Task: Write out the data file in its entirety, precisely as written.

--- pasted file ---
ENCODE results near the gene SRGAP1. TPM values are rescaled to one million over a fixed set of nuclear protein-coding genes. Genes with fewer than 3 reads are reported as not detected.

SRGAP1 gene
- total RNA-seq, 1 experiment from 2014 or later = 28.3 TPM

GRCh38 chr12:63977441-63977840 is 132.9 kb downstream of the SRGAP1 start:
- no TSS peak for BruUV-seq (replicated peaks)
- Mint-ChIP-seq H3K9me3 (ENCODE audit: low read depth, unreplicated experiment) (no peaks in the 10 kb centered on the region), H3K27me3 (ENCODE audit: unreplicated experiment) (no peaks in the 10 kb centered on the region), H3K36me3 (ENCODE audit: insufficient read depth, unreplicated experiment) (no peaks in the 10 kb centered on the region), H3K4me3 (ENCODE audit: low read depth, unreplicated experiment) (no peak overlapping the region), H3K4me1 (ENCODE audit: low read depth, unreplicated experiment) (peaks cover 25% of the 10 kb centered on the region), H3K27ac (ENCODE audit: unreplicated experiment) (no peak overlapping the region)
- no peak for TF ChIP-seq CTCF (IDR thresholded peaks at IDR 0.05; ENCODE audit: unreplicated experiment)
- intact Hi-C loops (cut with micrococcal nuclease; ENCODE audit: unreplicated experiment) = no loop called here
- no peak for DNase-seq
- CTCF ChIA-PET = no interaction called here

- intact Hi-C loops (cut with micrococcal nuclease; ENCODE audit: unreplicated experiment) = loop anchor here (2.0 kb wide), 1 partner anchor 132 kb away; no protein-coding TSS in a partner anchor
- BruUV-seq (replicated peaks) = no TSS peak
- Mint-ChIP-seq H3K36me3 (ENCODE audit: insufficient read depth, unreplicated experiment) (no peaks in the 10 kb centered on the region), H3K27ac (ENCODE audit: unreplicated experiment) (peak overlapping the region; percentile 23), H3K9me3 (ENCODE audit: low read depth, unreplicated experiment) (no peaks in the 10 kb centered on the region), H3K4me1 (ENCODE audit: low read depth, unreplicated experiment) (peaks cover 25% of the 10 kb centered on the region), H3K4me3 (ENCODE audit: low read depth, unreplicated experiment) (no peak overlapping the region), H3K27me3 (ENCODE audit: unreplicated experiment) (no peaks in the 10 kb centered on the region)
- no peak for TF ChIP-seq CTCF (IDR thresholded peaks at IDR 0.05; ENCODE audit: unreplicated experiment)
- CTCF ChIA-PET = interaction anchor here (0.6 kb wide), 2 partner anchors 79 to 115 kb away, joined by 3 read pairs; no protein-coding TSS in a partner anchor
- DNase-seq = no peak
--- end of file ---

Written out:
ENCODE results near the gene SRGAP1. TPM values are rescaled to one million over a fixed set of nuclear protein-coding genes. Genes with fewer than 3 reads are reported as not detected.

SRGAP1 gene
- total RNA-seq, 1 experiment from 2014 or later = 28.3 TPM

GRCh38 chr12:63977441-63977840 is 132.9 kb downstream of the SRGAP1 start:
- no TSS peak for BruUV-seq (replicated peaks)
- Mint-ChIP-seq H3K9me3 (ENCODE audit: low read depth, unreplicated experiment) (no peaks in the 10 kb centered on the region), H3K27me3 (ENCODE audit: unreplicated experiment) (no peaks in the 10 kb centered on the region), H3K36me3 (ENCODE audit: insufficient read depth, unreplicated experiment) (no peaks in the 10 kb centered on the region), H3K4me3 (ENCODE audit: low read depth, unreplicated experiment) (no peak overlapping the region), H3K4me1 (ENCODE audit: low read depth, unreplicated experiment) (peaks cover 25% of the 10 kb centered on the region), H3K27ac (ENCODE audit: unreplicated experiment) (no peak overlapping the region)
- no peak for TF ChIP-seq CTCF (IDR thresholded peaks at IDR 0.05; ENCODE audit: unreplicated experiment)
- intact Hi-C loops (cut with micrococcal nuclease; ENCODE audit: unreplicated experiment) = no loop called here
- no peak for DNase-seq
- CTCF ChIA-PET = no interaction called here

- intact Hi-C loops (cut with micrococcal nuclease; ENCODE audit: unreplicated experiment) = loop anchor here (2.0 kb wide), 1 partner anchor 132 kb away; no protein-coding TSS in a partner anchor
- BruUV-seq (replicated peaks) = no TSS peak
- Mint-ChIP-seq H3K36me3 (ENCODE audit: insufficient read depth, unreplicated experiment) (no peaks in the 10 kb centered on the region), H3K27ac (ENCODE audit: unreplicated experiment) (peak overlapping the region; percentile 23), H3K9me3 (ENCODE audit: low read depth, unreplicated experiment) (no peaks in the 10 kb centered on the region), H3K4me1 (ENCODE audit: low read depth, unreplicated experiment) (peaks cover 25% of the 10 kb centered on the region), H3K4me3 (ENCODE audit: low read depth, unreplicated experiment) (no peak overlapping the region), H3K27me3 (ENCODE audit: unreplicated experiment) (no peaks in the 10 kb centered on the region)
- no peak for TF ChIP-seq CTCF (IDR thresholded peaks at IDR 0.05; ENCODE audit: unreplicated experiment)
- CTCF ChIA-PET = interaction anchor here (0.6 kb wide), 2 partner anchors 79 to 115 kb away, joined by 3 read pairs; no protein-coding TSS in a partner anchor
- DNase-seq = no peak